Soapbox

You can sign electronically at banks. Why not car dealerships?

A potential car buyer test drives a Volkswagen Golf at dealership in Hawthorne in 2016. The California New Car Dealers Association wants buyers to be able to sign sales and lease contracts electronically.
A potential car buyer test drives a Volkswagen Golf at dealership in Hawthorne in 2016. The California New Car Dealers Association wants buyers to be able to sign sales and lease contracts electronically. Bloomberg

In a state so eager to be first, it’s difficult to imagine that California is dead last on something as elementary as consumer choice in the car-buying process.

California is the only state in the country where car buyers do not have the option to electronically sign a sales or lease contract, even in an age where consumers rely on electronic transactions in nearly all aspects of their lives, including banking, health care and insurance.

By passing Assembly Bill 380, lawmakers have an opportunity to rectify this stranger-than-fiction reality.

AB 380, introduced by Assemblyman Matt Dababneh, a Los Angeles Democrat, would remove language that excludes electronic transactions in auto sales and leasing. Voluntary paperless contracting not only will save time and resources, but can lead to a more enjoyable buying experience. Perhaps that’s why 75 percent of California voters agree that it’s time to allow e-contracting.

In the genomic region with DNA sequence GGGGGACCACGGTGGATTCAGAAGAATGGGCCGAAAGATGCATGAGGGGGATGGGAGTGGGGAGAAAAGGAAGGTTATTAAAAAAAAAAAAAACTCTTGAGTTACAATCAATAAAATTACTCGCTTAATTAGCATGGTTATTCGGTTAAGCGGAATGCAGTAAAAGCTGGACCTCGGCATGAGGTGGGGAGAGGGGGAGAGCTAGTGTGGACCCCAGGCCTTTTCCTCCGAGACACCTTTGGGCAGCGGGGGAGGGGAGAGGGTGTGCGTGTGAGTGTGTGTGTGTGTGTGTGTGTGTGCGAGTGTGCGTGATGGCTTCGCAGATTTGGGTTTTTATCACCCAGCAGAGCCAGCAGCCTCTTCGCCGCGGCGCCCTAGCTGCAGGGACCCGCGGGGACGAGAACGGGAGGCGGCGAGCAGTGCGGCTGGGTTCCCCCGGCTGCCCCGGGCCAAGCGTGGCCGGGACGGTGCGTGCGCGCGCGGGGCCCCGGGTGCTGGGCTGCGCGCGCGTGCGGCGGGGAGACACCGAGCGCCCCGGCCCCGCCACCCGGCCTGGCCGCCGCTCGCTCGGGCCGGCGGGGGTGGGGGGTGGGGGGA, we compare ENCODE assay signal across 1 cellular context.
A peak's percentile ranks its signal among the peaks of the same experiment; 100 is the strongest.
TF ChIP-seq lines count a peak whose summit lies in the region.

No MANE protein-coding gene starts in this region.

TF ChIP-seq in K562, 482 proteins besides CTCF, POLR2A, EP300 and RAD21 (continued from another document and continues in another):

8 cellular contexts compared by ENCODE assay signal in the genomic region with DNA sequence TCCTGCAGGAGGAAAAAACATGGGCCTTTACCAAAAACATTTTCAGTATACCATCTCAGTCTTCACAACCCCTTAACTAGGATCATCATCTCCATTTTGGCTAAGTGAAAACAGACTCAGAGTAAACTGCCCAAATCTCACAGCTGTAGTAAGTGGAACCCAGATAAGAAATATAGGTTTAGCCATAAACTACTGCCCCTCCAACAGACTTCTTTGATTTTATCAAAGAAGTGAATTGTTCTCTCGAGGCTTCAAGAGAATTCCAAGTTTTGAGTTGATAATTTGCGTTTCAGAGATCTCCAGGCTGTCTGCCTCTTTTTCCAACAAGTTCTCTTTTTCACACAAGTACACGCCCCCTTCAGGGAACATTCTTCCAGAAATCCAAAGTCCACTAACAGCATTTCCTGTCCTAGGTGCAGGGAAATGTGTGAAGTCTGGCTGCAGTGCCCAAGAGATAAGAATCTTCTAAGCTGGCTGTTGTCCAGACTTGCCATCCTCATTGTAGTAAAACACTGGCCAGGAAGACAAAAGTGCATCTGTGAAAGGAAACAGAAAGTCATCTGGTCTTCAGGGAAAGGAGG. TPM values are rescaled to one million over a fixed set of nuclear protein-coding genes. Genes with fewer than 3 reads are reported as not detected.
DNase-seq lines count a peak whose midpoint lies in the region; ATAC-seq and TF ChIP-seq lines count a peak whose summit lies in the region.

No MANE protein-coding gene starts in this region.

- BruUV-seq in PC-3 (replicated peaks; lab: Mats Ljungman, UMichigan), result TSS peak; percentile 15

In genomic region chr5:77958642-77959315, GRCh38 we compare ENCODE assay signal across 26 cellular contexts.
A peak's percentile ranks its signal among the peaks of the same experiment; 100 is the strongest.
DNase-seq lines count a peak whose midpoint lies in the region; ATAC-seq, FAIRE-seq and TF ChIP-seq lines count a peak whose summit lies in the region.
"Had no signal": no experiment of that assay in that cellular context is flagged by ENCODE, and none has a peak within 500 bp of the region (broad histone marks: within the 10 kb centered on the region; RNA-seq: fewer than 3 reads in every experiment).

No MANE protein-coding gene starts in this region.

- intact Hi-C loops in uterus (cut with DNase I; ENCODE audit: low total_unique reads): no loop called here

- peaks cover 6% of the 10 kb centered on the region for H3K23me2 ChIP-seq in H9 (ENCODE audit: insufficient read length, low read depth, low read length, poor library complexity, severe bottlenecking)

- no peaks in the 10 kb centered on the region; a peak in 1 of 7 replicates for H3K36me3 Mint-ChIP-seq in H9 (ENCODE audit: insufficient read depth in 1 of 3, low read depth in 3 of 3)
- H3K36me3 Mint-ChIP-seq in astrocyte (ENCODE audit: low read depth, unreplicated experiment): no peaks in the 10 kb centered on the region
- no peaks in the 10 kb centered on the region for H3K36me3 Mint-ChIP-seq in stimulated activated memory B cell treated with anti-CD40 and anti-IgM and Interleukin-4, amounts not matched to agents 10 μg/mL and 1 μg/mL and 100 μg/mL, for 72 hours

Federal law already permits car sales to be conducted electronically, and over the last decade, the practice has become more common in dealerships across the country.

It’s time for car buying in our state to better reflect what consumers expect. Otherwise, they may look to unlicensed markets, preventing local dealers from staying competitive and undercutting the important contribution they make to California’s economy.

Car dealers know that not all shoppers will be interested in electronic signatures. That’s why AB 380 is clear that they are entirely voluntary and that dealers are prohibited from penalizing customers for the method they choose.

Some argue that offering an e-signature option could take away consumer safeguards. This is simply untrue. AB 380 upholds all existing protections and mandatory disclosures and prevents sellers from modifying terms after a contract has been executed. The bill also requires that an exact copy of the contract be provided before buyers drive off the dealership lot.

In a state that prides itself on a culture of innovation, California drivers deserve a better, more efficient car-buying experience.

Brian Maas is president of the California New Car Dealers Association. He can be contacted at bmaas@cncda.org.

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